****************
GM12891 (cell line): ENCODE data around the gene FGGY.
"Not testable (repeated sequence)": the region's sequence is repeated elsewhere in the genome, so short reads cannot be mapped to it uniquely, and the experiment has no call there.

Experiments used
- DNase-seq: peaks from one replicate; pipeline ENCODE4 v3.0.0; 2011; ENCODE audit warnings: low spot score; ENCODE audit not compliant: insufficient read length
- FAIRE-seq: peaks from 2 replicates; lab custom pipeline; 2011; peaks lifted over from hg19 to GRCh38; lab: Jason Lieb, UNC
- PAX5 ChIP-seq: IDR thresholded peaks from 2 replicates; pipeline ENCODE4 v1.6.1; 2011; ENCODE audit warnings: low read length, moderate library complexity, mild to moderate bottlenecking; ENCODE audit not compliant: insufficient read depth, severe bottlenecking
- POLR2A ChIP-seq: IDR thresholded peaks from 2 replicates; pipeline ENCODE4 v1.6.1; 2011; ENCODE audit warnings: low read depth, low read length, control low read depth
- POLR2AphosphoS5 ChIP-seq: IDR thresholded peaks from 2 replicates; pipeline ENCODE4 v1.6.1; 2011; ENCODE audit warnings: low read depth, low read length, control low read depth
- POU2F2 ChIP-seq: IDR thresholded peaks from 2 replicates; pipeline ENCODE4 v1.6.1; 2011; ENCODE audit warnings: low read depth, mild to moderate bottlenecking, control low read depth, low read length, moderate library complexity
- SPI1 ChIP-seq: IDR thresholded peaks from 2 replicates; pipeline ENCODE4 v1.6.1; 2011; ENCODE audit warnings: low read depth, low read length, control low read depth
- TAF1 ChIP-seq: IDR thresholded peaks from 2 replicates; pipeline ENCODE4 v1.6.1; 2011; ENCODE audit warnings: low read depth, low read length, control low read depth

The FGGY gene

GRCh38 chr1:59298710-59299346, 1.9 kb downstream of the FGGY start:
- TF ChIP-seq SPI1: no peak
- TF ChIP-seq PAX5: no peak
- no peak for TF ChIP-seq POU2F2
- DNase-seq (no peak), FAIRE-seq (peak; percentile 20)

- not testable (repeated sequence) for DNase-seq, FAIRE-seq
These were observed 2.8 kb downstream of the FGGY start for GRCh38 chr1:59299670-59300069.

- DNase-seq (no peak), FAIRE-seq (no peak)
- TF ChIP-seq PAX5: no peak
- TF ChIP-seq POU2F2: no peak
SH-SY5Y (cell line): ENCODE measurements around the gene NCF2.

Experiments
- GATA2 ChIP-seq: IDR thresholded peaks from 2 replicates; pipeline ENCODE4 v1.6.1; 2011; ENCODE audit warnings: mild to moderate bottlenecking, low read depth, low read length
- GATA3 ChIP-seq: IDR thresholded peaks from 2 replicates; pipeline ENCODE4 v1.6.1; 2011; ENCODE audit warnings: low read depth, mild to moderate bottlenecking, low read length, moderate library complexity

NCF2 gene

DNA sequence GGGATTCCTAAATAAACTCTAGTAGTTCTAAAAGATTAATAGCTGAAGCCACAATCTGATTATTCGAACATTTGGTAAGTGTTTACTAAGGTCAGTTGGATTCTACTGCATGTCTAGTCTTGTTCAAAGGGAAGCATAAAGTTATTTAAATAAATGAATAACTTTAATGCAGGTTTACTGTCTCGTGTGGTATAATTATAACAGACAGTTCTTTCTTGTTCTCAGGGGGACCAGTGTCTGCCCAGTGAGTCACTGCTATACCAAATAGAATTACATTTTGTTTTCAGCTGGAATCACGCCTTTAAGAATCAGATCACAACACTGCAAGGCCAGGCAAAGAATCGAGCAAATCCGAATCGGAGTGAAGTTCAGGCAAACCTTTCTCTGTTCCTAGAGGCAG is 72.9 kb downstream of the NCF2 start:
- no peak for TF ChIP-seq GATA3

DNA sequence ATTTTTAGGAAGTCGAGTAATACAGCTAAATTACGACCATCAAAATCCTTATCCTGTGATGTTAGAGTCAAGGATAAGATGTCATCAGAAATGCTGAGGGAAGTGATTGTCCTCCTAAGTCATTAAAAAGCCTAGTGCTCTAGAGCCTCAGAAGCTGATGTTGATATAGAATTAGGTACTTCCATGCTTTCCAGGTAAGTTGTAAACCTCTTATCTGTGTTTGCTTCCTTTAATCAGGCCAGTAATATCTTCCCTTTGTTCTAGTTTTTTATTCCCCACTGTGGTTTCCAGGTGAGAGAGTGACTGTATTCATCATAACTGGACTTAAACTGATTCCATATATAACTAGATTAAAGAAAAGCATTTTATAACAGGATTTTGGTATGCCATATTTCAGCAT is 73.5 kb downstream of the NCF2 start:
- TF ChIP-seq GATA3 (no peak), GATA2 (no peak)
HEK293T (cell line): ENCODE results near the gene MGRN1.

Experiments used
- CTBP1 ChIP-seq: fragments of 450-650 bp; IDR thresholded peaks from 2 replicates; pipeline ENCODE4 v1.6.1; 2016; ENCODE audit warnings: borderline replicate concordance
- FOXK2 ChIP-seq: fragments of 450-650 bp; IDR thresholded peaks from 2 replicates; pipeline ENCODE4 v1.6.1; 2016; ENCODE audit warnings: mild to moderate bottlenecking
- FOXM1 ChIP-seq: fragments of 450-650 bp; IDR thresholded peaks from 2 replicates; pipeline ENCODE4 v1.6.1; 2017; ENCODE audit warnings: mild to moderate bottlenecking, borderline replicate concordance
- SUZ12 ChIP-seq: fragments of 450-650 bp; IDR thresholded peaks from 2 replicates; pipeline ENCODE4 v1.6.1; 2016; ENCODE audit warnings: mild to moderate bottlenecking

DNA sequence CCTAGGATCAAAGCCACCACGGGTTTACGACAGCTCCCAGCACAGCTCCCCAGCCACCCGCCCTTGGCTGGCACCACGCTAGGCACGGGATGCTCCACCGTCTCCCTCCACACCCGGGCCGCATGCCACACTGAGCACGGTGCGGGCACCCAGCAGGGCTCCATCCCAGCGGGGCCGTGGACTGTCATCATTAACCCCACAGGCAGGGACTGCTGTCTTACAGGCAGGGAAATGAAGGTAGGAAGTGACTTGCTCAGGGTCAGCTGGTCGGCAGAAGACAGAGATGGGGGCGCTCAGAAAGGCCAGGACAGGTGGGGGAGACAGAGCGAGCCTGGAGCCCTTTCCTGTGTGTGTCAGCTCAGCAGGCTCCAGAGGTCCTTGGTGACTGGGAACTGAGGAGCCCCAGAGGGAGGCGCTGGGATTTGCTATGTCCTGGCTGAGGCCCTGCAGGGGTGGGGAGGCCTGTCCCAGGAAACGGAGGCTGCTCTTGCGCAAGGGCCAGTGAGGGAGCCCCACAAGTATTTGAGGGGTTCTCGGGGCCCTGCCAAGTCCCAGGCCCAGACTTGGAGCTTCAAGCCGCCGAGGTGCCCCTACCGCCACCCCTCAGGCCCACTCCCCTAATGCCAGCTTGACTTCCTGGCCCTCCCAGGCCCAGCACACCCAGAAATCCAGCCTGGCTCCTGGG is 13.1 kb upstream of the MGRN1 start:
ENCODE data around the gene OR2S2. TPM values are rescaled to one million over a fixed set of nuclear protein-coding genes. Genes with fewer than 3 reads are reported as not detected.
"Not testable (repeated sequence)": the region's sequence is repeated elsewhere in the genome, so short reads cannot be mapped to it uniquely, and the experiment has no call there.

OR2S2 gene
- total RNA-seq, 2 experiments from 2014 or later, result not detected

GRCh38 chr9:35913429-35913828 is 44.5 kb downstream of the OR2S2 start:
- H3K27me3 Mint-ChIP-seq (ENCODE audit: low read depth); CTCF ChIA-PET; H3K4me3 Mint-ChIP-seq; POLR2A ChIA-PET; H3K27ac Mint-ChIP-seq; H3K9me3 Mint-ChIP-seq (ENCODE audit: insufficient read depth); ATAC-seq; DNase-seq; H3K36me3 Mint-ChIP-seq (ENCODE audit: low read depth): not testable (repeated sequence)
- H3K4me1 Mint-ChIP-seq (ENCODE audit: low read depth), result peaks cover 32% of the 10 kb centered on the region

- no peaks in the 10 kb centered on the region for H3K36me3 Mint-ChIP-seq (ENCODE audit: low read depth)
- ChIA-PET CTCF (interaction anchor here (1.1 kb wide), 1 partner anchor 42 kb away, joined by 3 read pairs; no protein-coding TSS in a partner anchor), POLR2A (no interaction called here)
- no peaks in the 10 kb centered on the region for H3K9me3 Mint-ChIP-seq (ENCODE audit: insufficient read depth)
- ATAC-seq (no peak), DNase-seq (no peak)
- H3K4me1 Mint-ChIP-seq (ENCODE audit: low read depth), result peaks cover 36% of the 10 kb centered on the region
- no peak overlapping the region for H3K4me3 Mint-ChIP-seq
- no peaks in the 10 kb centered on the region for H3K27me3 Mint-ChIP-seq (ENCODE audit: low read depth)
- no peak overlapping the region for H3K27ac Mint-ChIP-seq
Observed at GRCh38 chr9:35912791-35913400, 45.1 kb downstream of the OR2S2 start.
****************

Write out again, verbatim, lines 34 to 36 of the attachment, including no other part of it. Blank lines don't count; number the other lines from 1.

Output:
- CTBP1 ChIP-seq: fragments of 450-650 bp; IDR thresholded peaks from 2 replicates; pipeline ENCODE4 v1.6.1; 2016; ENCODE audit warnings: borderline replicate concordance
- FOXK2 ChIP-seq: fragments of 450-650 bp; IDR thresholded peaks from 2 replicates; pipeline ENCODE4 v1.6.1; 2016; ENCODE audit warnings: mild to moderate bottlenecking
- FOXM1 ChIP-seq: fragments of 450-650 bp; IDR thresholded peaks from 2 replicates; pipeline ENCODE4 v1.6.1; 2017; ENCODE audit warnings: mild to moderate bottlenecking, borderline replicate concordance